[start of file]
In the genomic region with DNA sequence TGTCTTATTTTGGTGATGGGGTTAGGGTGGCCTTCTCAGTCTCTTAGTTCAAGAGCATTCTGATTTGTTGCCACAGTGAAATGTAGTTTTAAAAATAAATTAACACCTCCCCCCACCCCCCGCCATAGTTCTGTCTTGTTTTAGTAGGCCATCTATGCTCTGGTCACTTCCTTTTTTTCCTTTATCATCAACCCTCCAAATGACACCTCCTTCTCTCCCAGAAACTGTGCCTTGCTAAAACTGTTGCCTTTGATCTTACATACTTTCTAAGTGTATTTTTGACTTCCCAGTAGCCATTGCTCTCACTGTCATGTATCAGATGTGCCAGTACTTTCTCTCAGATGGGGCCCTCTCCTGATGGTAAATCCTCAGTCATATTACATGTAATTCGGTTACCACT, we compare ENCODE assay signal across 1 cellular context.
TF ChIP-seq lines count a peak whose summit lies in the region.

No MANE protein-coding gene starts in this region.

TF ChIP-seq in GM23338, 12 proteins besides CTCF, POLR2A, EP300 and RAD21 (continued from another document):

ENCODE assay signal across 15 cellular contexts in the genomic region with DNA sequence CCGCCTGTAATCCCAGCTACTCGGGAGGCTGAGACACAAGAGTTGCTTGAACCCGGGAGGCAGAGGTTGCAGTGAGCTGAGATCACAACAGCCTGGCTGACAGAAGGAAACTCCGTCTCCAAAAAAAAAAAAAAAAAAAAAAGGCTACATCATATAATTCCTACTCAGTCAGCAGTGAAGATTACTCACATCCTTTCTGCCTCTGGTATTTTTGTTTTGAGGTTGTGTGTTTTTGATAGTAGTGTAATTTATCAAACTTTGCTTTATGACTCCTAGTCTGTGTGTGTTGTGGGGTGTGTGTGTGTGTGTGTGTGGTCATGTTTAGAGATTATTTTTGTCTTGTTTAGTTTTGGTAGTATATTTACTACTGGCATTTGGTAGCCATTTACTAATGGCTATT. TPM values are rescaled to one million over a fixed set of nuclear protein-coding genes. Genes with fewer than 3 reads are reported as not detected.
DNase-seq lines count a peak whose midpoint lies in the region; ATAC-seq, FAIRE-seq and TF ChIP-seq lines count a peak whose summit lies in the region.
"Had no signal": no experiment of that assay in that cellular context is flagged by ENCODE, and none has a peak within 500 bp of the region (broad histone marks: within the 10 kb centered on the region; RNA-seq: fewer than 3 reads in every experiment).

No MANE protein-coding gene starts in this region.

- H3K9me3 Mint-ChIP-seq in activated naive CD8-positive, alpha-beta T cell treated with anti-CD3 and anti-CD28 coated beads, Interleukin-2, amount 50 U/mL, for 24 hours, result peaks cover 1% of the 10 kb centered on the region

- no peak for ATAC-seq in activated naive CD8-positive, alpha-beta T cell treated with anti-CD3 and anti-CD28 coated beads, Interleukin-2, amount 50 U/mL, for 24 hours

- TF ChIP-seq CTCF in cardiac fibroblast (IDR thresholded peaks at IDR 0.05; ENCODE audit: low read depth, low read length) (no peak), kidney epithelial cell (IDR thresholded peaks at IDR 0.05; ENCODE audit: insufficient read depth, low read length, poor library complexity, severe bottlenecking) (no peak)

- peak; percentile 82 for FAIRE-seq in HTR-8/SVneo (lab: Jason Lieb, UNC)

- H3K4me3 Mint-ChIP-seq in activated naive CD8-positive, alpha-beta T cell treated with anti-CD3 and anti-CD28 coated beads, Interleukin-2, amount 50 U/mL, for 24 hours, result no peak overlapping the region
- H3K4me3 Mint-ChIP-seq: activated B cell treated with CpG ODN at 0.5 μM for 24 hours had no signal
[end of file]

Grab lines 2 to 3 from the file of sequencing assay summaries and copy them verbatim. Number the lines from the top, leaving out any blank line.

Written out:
TF ChIP-seq lines count a peak whose summit lies in the region.

No MANE protein-coding gene starts in this region.